My first digital photo of the moon was taken in 2006, but I actually started many, many years earlier.
In 1957, comet Arrend-Roland
was bright in the sky. A friend of mine had a decent camera......can't remember exactly what it was. But we set it on a tripod and started clicking away with B&W film. Both of our dad's had darkrooms. We develped the film ourselves and made some prints.....and were amazed that they looked pretty darn good. Neither of us have a clue where those prints are today, but we still look back at that time with fondness.
I repeated the process (this time with color film in an Olympus OM-1) when comet Hale-Bopp
appeared in 1997. That one I kept....scanned it and it's posted in my Solar System album. Now, THAT was a comet.........no wimpy wisp that required a telescope or even binoculars. It was big as life and bright to the naked eye.
My first ever deep sky photo
was M13, taken May of 2007
, with an original Meade DSI
on a NexStar 4se
(Alt-AZ) with 25 eleven second exposures. Pretty grim, but I was thrilled.
After that I progressed slowly, struggling with the NexStar mount and short exposure times. Finally in May of 2009
I acquired a Celestron CG5 mount, an Orion ST80mm refractor, and I replaced the DSI with a StarShoot II color ccd. The StarShoot was a modest improvement over the DSI, but the EQ CG5 made a huge difference. I could now take 60 second exposures. The results were better, but still relatively poor.
Now my problem was bloated stars and inept processing skills.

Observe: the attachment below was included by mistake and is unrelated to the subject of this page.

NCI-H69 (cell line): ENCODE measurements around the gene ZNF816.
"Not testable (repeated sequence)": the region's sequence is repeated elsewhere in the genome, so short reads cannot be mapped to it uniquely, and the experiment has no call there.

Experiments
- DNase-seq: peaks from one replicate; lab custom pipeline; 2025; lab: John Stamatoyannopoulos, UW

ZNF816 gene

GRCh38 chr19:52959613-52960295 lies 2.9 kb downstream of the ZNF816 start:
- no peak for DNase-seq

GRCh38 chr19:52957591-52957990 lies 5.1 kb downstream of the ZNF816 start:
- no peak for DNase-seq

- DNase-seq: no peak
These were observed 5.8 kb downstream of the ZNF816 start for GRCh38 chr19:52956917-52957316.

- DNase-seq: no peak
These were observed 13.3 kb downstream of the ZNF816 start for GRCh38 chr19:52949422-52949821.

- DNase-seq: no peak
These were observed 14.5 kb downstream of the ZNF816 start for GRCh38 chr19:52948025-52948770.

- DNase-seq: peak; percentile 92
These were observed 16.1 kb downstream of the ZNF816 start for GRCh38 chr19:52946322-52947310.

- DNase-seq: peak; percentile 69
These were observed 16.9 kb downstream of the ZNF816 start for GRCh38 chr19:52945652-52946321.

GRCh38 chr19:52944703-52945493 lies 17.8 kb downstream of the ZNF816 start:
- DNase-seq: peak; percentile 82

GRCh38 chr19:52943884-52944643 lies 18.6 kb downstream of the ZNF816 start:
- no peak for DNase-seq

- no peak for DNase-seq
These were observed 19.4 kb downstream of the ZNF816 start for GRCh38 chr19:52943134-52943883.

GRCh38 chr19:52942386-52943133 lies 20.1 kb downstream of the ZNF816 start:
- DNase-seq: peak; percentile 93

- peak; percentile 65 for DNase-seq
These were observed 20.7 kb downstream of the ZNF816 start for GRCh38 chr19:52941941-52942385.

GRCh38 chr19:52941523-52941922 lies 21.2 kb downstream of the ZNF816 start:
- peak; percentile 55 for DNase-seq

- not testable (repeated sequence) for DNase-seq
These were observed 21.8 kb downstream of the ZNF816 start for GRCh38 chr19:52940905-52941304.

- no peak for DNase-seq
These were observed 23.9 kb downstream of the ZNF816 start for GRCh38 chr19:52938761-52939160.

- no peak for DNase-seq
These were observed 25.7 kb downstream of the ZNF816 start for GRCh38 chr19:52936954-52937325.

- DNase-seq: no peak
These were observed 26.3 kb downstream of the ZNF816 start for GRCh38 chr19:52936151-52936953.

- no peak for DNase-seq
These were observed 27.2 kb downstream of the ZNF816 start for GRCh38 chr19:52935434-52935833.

Then in Novemeber 2009
, I bought a used Canon 350D
, and things began to improve.....although slowly at first. My first image 11/25/09 with the Canon mounted on the ST80.
At this point I got a tremendous amount of help from a friend (Neil Heacock)......with processing, polar aligning, focusing, etc etc, Not to mention going from 8 bit Photo Shop Elements, to 16 bit Photo Shop CS1. My final acquisition was the 6" Orion imaging Newtonian. I am very pleased with it.....and it fit in with my "imaging on a budget" plan.
Finally about a year ago, I gave in and mounted the ST80 on top of the 6" Newt, and began guiding....using the StarShoot as my autoguider and the ST80 as my guide scope....using PHD Guiding
. Now I am normally shooting 3 minute exposures.....but the setup is a bit heavy for the CG5 to handle. I can see an Atlas or CGEM mount in my future......but neither of them are in the budget right now.
I am generally happy with my pictures......just want to be more consistent. I still have too many mistakes due to impatience. It is still difficult to get everything right on the same night.....alignment, focusing, sufficient data, etc.